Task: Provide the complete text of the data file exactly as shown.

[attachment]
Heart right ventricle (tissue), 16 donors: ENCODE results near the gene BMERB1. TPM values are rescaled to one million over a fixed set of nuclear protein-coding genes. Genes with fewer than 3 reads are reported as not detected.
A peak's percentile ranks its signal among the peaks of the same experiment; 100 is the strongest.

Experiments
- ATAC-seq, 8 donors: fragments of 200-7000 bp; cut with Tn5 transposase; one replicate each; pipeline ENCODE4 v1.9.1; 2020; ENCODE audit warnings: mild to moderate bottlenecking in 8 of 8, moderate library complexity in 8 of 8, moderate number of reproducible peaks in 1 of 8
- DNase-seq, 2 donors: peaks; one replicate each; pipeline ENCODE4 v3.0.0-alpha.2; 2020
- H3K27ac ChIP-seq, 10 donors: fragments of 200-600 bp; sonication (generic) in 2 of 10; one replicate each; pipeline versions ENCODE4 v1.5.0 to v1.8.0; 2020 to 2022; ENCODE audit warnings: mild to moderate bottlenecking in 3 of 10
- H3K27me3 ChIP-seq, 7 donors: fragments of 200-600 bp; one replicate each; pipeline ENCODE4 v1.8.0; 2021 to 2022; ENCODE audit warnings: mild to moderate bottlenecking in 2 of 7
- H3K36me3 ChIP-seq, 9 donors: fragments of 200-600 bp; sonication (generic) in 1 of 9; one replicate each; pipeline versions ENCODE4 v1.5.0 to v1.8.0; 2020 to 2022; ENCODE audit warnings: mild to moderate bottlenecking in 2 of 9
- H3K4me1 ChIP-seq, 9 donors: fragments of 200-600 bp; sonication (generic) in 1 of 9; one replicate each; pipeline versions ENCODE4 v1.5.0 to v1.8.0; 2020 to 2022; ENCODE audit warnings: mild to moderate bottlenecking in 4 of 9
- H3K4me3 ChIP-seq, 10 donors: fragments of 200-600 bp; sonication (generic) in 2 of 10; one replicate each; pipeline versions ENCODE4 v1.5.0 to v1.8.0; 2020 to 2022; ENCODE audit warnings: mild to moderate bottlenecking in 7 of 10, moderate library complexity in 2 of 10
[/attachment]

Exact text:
Heart right ventricle (tissue), 16 donors: ENCODE results near the gene BMERB1. TPM values are rescaled to one million over a fixed set of nuclear protein-coding genes. Genes with fewer than 3 reads are reported as not detected.
A peak's percentile ranks its signal among the peaks of the same experiment; 100 is the strongest.

Experiments
- ATAC-seq, 8 donors: fragments of 200-7000 bp; cut with Tn5 transposase; one replicate each; pipeline ENCODE4 v1.9.1; 2020; ENCODE audit warnings: mild to moderate bottlenecking in 8 of 8, moderate library complexity in 8 of 8, moderate number of reproducible peaks in 1 of 8
- DNase-seq, 2 donors: peaks; one replicate each; pipeline ENCODE4 v3.0.0-alpha.2; 2020
- H3K27ac ChIP-seq, 10 donors: fragments of 200-600 bp; sonication (generic) in 2 of 10; one replicate each; pipeline versions ENCODE4 v1.5.0 to v1.8.0; 2020 to 2022; ENCODE audit warnings: mild to moderate bottlenecking in 3 of 10
- H3K27me3 ChIP-seq, 7 donors: fragments of 200-600 bp; one replicate each; pipeline ENCODE4 v1.8.0; 2021 to 2022; ENCODE audit warnings: mild to moderate bottlenecking in 2 of 7
- H3K36me3 ChIP-seq, 9 donors: fragments of 200-600 bp; sonication (generic) in 1 of 9; one replicate each; pipeline versions ENCODE4 v1.5.0 to v1.8.0; 2020 to 2022; ENCODE audit warnings: mild to moderate bottlenecking in 2 of 9
- H3K4me1 ChIP-seq, 9 donors: fragments of 200-600 bp; sonication (generic) in 1 of 9; one replicate each; pipeline versions ENCODE4 v1.5.0 to v1.8.0; 2020 to 2022; ENCODE audit warnings: mild to moderate bottlenecking in 4 of 9
- H3K4me3 ChIP-seq, 10 donors: fragments of 200-600 bp; sonication (generic) in 2 of 10; one replicate each; pipeline versions ENCODE4 v1.5.0 to v1.8.0; 2020 to 2022; ENCODE audit warnings: mild to moderate bottlenecking in 7 of 10, moderate library complexity in 2 of 10